Recently, I preached a sermon from Luke 7:36-50, and in it I stated, "We must not just love Jesus - we must love Him more than anyone!" Of course this resulted in many questions, such as, "How can we do this?" "How can I love Jesus more than my daughter, my son, my spouse? And should I ?"
After reflecting on the questions, I'd like to say a little more about this.
First we must understand, the call to love Christ more is among the, so called, "hard statements" of Jesus.
Now great crowds accompanied him, and he turned and said to them, "If anyone comes to me and does not hate his own father and mother and wife and children and brothers and sisters, yes, and even his own life, he cannot be my disciple. ( Luke 14:25-26 , ESV)
At first glance this does indeed sound hard. However, we should begin with asking: What is Jesus saying?
Something I have personally found helpful is to let Scripture be its own interpreter. For example, let's consider a parallel passage:
Whoever loves father or mother more than me is not worthy of me, and whoever loves son or daughter more than me is not worthy of me. (Matthew 10:37, ESV)
In light of this passage, isn't it clear that the meaning of hate (Luke 14:26) is to love less?
Consider William Hendriksen's helpful comments in his commentary on Luke:
"That the word "hate" in Luke 14:26 cannot have the same meaning which we generally attach to it is clear also from the fact that Jesus tells us to love even our enemies (Matt. 5:44). Then we should certainly love and not hate members of our immediate family."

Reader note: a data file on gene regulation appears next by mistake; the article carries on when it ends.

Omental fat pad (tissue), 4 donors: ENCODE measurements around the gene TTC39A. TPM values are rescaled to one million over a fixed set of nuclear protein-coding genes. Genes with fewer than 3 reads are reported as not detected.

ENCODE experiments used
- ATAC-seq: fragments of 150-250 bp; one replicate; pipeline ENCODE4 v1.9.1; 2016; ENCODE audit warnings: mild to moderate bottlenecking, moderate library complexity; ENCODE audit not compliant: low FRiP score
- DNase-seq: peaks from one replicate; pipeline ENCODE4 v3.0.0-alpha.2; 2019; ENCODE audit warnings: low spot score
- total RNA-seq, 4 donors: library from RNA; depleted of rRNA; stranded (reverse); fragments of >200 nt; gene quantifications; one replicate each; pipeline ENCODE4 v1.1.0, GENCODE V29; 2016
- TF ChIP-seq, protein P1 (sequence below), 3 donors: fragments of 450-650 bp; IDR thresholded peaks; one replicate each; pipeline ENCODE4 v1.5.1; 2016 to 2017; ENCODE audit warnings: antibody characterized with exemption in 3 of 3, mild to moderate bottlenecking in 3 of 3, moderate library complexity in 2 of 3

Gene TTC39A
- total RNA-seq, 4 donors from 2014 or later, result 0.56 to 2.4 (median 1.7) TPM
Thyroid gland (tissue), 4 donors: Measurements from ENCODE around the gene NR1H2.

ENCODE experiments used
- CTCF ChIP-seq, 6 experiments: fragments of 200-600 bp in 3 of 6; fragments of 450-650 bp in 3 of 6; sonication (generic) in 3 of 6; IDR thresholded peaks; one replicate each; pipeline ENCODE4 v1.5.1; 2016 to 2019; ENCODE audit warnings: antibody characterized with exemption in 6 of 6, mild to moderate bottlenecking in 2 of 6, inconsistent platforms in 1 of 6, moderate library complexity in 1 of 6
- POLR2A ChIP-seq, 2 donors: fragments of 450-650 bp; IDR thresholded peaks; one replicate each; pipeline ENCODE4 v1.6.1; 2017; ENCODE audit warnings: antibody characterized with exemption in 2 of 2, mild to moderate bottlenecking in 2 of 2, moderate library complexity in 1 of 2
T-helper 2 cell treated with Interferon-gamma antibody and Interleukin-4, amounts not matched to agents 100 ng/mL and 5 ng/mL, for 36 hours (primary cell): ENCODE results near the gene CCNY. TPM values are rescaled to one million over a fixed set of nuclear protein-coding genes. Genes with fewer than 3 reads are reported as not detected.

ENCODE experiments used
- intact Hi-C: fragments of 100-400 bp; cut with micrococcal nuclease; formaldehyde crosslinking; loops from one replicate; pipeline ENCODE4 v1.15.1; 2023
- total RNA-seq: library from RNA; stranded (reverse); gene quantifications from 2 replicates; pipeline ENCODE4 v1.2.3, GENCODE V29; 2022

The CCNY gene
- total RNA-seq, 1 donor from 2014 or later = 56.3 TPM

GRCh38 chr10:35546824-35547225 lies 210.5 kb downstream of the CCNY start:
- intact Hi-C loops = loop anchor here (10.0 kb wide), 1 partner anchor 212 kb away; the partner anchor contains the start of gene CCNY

So we see that we are to love our spouse, our children, our parents, even our enemies, yet we are to love Jesus more. He is to have preeminence in our life.
Someone may ask: "But why should I love Jesus more?" Let's explore this question for a moment.
In Luke 7:41-42, Jesus gives what has been called the "parable of the two debtors." On debtor owes the creditor a debt of 500-pence, the other 50-pence. The creditor forgave them both, so Jesus asked, "Which of them will love the creditor more?" The Pharisee to whom Jesus is speaking answers, "To whom he forgave most."
The point Jesus is making is clear: Receiving extravagant ,undeserved forgiveness, for a debt one is aware they have results in more love. You see, when we are made aware of (convicted of) our great debt, (we are all sinners), and we are made to see that Jesus Christ came and bore our sin, loving us more than anyone has or ever will loves us, won't we now love Him more than anyone? Shouldn't we? While we love our spouse, we know that our spouse cannot do for us what Christ did for us. While we love our children, we know that our children cannot do for us what Christ did for us. No, we love Christ more, for only He is worthy of such pre-eminent love.
Yet someone may say, "But what if I don't love Jesus more than anyone else - what then?" The simple answer is this - you are not yet aware of your sin and your desperate need of forgiveness from God. Otherwise, you would love Him - and you would love Him more than anyone, for He has loved you more than anyone has ever loved you. Why not pray now, "Almighty God, help me to see what I have been unable to see till now. Help me to see my sin, and my need for that which Jesus Christ has done for me."